When 13-year-old Emaree Pirtle was diagnosed with sickle cell disease as a young child, it was discovered that both of her parents carried the sickle cell trait.
Sickle cell disease affects red blood cells, making them hard and “sickle” shaped instead of soft and round. As a result of the disease, blood has difficulty flowing smoothly and carrying oxygen to the rest of the body.
In the U.S., about 100,000 people have sickle cell disease—of whom 90 percent are of African descent. A patient in need is more likely to find a compatible blood match from a donor of the same race or ethnic group, making diverse donor pools so important.
Blood transfusions are a known treatment for people living with sickle cell, because they help increase the number of normal red blood cells in the body. Blood transfusions also reduce the risk of some complications.
Two years ago, Emaree received a bone marrow transplant from her sister. Emaree went from being in constant pain to being able to enjoy the activities she loves, like swimming and playing in her backyard.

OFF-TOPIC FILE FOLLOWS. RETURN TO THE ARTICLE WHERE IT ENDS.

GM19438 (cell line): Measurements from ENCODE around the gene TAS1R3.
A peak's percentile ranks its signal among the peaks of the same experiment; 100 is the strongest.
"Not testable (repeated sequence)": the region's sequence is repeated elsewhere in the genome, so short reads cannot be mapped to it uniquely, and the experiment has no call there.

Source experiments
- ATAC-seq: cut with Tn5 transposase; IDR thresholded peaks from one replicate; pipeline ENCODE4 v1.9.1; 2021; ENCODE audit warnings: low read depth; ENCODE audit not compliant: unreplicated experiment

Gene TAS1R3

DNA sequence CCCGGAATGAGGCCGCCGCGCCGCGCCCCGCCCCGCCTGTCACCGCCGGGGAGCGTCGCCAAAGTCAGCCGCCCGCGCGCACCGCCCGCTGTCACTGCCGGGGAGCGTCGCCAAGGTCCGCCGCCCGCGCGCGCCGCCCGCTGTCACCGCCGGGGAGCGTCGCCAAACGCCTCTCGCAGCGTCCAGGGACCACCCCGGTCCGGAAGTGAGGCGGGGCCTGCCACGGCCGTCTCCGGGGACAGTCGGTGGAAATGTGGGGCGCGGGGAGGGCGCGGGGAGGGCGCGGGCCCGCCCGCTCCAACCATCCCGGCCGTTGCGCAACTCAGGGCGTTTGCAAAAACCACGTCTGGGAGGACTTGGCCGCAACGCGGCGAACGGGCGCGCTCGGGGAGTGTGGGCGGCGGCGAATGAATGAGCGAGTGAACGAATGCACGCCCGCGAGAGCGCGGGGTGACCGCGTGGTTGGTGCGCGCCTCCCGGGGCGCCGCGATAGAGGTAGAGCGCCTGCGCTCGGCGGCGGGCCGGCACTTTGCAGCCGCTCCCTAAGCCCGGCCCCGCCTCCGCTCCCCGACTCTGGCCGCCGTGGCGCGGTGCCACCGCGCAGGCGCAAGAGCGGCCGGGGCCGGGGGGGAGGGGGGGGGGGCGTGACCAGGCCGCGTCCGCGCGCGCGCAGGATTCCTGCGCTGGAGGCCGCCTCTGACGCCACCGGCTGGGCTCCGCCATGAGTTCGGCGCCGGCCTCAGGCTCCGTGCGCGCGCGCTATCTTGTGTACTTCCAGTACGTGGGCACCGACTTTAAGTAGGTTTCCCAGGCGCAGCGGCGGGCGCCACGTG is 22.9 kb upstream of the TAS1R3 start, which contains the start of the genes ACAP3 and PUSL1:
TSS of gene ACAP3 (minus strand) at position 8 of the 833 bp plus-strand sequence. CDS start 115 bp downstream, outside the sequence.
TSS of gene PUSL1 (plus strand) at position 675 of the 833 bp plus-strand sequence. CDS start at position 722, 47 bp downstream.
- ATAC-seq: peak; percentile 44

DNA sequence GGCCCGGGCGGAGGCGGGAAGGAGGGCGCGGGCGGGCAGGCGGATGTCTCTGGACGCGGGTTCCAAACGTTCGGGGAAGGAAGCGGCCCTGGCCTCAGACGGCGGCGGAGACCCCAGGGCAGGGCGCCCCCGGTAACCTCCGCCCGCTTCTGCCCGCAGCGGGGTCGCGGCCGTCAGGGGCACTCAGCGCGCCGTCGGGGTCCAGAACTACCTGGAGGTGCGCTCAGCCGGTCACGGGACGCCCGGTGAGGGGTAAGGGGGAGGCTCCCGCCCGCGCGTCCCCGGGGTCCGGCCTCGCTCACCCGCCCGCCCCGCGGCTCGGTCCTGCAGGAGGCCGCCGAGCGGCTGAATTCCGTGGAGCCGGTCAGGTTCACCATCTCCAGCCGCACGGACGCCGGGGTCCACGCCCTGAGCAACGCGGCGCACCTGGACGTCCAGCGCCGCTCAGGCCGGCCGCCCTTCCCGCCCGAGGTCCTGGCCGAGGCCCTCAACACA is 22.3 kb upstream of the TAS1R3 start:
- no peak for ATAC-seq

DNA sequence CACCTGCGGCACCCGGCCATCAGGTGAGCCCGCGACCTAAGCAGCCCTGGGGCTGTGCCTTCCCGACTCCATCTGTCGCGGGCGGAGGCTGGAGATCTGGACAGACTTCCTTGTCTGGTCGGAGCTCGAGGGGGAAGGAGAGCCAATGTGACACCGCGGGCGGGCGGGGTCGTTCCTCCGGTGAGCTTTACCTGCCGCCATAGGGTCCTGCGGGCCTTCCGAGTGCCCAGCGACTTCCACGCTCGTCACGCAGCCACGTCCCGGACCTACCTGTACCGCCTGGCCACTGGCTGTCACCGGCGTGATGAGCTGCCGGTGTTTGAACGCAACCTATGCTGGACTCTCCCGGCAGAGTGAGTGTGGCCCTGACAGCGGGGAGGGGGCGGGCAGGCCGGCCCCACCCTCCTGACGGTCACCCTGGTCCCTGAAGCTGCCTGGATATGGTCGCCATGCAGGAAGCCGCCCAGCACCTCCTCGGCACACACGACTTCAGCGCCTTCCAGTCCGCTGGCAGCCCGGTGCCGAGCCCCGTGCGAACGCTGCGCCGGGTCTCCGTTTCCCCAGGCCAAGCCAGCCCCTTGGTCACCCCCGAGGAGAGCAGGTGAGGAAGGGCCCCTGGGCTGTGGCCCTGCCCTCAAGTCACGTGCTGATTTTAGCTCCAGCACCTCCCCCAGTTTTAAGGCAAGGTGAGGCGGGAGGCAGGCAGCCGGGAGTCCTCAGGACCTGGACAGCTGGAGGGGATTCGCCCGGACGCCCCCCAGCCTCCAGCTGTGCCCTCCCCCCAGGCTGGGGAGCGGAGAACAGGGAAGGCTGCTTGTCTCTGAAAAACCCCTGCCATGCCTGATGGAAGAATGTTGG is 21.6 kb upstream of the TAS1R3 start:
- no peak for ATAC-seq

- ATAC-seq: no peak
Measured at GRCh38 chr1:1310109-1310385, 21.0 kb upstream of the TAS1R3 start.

“It is a blessing to see how far Emaree has come, and I am thankful she is doing well now,” says Carolyn Pirtle, Emaree’s grandmother.
In September, which is National Sickle Cell Awareness Month, the Red Cross teamed up with the NAACP Decatur Chapter for a diversity blood drive. Emaree was the special guest and shared her story with WAND-TV to bring awareness to sickle cell and the importance of blood donations to help people living with the illness.
To help people like Emaree, visit redcrossblood.org or call 1-800-RED CROSS to schedule an appointment to donate.
Written by Communications & Marketing Intern, Doreen Fosco